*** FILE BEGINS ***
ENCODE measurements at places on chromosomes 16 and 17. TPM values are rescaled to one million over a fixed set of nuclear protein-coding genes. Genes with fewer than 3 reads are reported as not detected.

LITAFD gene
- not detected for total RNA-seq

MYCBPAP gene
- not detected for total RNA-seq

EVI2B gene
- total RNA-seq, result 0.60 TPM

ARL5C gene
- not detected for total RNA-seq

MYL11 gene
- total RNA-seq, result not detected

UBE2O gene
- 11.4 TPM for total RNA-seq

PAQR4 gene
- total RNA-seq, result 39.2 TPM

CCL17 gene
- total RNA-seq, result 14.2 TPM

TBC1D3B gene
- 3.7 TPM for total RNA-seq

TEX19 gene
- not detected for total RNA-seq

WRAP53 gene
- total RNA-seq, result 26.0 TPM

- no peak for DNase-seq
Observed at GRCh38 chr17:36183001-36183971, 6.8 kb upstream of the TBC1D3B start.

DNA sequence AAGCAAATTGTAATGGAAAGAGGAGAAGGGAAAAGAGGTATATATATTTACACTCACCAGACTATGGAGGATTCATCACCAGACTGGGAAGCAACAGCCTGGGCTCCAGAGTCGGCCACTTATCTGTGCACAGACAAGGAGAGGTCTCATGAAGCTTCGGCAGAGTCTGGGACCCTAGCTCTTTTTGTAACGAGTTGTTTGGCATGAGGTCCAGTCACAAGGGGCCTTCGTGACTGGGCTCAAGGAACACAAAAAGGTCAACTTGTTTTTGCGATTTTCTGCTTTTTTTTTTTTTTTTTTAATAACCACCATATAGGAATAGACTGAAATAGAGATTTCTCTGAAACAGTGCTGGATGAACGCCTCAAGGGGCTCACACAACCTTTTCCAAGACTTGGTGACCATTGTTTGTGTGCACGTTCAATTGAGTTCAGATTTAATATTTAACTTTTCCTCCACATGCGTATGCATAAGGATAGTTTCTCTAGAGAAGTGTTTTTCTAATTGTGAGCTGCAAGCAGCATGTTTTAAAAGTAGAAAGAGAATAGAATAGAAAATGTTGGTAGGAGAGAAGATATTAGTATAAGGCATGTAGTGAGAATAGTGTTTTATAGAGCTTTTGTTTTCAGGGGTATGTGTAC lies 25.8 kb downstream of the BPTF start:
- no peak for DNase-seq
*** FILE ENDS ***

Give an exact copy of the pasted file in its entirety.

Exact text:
ENCODE measurements at places on chromosomes 16 and 17. TPM values are rescaled to one million over a fixed set of nuclear protein-coding genes. Genes with fewer than 3 reads are reported as not detected.

LITAFD gene
- not detected for total RNA-seq

MYCBPAP gene
- not detected for total RNA-seq

EVI2B gene
- total RNA-seq, result 0.60 TPM

ARL5C gene
- not detected for total RNA-seq

MYL11 gene
- total RNA-seq, result not detected

UBE2O gene
- 11.4 TPM for total RNA-seq

PAQR4 gene
- total RNA-seq, result 39.2 TPM

CCL17 gene
- total RNA-seq, result 14.2 TPM

TBC1D3B gene
- 3.7 TPM for total RNA-seq

TEX19 gene
- not detected for total RNA-seq

WRAP53 gene
- total RNA-seq, result 26.0 TPM

- no peak for DNase-seq
Observed at GRCh38 chr17:36183001-36183971, 6.8 kb upstream of the TBC1D3B start.

DNA sequence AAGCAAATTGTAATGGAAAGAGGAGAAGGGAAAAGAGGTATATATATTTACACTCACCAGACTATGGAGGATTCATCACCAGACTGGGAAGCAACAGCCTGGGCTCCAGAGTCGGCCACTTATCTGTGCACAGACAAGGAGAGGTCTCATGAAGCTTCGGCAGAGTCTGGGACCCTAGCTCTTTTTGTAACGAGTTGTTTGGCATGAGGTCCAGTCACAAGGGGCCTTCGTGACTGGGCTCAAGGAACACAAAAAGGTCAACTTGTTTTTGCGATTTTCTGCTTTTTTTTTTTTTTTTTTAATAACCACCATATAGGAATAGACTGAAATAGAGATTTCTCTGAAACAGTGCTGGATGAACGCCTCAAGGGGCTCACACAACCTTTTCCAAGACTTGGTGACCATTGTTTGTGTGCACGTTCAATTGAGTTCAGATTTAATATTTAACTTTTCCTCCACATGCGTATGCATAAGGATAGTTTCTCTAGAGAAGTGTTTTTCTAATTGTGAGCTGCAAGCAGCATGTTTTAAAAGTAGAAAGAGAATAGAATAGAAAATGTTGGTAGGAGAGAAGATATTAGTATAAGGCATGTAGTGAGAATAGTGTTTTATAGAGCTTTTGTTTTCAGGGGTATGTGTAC lies 25.8 kb downstream of the BPTF start:
- no peak for DNase-seq